INTERCEPTORs: engINeered ThERapeutiC dEfensive Particles TO SARS-CoV-2

  • Funded by Canadian Institutes of Health Research (CIHR)
  • Total publications:0 publications

Grant number: 172647

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Key facts

  • Disease

  • Start & end year

  • Known Financial Commitments (USD)

  • Funder

    Canadian Institutes of Health Research (CIHR)
  • Principle Investigator

  • Research Location

    Canada, Americas
  • Lead Research Institution

    McGill University Biochemistry
  • Research Category

    Therapeutics research, development and implementation

  • Research Subcategory

    Pre-clinical studies

  • Special Interest Tags


  • Study Subject


  • Clinical Trial Details


  • Broad Policy Alignment


  • Age Group

    Not Applicable

  • Vulnerable Population

    Not applicable

  • Occupations of Interest

    Not applicable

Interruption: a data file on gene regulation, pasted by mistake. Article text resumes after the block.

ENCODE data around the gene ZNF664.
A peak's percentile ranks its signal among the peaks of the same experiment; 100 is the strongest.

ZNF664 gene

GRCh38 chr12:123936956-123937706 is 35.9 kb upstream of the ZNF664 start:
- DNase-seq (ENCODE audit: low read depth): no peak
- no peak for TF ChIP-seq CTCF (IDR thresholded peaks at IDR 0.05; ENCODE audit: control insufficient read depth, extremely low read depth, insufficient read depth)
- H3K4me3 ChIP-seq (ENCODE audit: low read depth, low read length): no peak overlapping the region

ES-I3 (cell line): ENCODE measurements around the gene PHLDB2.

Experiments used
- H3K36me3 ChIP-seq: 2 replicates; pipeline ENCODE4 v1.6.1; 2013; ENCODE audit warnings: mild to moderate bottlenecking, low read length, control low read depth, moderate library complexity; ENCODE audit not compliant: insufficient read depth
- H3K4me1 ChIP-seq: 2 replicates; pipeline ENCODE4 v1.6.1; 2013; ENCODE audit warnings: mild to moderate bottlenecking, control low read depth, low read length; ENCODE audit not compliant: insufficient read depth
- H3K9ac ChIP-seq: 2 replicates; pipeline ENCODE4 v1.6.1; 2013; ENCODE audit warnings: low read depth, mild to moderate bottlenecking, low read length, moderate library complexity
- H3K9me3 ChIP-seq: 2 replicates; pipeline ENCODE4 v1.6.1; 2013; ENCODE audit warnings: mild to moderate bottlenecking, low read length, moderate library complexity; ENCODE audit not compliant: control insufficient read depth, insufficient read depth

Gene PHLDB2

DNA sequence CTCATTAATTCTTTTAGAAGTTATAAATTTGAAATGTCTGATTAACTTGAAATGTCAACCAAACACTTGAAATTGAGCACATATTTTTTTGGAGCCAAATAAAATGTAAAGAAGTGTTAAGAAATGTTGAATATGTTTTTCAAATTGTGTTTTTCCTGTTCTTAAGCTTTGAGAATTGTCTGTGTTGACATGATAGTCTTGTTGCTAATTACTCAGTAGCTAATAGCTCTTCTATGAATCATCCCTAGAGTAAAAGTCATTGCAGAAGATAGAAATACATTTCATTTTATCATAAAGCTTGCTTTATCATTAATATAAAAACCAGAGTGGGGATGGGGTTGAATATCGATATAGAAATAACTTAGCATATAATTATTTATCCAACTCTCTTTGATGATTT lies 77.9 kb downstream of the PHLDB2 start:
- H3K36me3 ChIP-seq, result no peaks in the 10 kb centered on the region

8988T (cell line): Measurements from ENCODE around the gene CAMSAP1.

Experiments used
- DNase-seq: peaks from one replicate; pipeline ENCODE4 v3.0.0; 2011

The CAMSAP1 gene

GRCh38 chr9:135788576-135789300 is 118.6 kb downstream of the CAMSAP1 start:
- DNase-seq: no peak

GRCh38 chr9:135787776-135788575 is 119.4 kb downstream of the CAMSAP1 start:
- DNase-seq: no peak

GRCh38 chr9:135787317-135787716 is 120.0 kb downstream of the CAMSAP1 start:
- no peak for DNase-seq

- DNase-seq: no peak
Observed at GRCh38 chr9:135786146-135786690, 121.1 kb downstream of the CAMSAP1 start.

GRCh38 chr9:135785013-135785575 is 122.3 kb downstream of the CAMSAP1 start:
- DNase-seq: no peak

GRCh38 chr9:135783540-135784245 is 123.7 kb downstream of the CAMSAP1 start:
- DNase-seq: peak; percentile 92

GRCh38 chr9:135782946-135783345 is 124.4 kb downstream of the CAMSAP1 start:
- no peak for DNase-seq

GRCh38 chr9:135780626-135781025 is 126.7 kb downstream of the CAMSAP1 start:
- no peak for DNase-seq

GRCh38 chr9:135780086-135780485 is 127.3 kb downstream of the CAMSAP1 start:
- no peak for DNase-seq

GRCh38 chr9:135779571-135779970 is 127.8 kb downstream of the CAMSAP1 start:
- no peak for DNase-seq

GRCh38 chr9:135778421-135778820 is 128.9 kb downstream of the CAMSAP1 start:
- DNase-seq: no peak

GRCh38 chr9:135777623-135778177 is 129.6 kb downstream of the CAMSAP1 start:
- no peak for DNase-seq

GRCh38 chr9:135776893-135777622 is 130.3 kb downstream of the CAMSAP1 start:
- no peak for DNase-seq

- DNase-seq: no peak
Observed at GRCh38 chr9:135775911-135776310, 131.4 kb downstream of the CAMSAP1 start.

The cataclysmic threat that viruses pose for human health and predicted by virologists for decades has been made crystal clear by the current COVID-19 pandemic. A huge success in curtailing viral infections has been the development of safe and potent vaccines that confer extended immunity as well as the development of antiviral drugs. Many viruses however evolve rapidly (e.g., influenza A, coronaviruses, etc.) rendering previous vaccinations ineffective and drugs obsolete. We propose the development of a new platform that will convert defective particles, generated by all viruses during infection, into antiviral therapies. Defective Interfering particles (DIs) arise during the propagation and spread of a virus infection and are generated by errors made during viral replication. DIs cannot replicate in the absence of the parental virus due to a lack of essential genes, making them "parasites" of the parental virus. Hence, if a DI enters an uninfected cell, there is no infectious virus produced and no deleterious effects on that cell. However, their presence in an infected cell has a profound effect on the replication of wild-type virus since they compete for limiting cellular resources during an infection, thus leading to reduced viral yields and blunting of the infection. Many DIs are also able to induce an antiviral response. There is no published information on the type of DIs that arise during a SARS-CoV-2 infection and how these might impact COVID-19 disease progression - a knowledge gap that these studies will address. In parallel to studies aimed at better understanding COVID-19 disease modifiers, we will also engineer DIs to generate INTERCEPTORs - a new anti-viral therapeutic for the treatment of COVID-19. INTERCEPTORs will be designed from DIs to halt an ongoing infection in progress and significantly decrease disease pathology.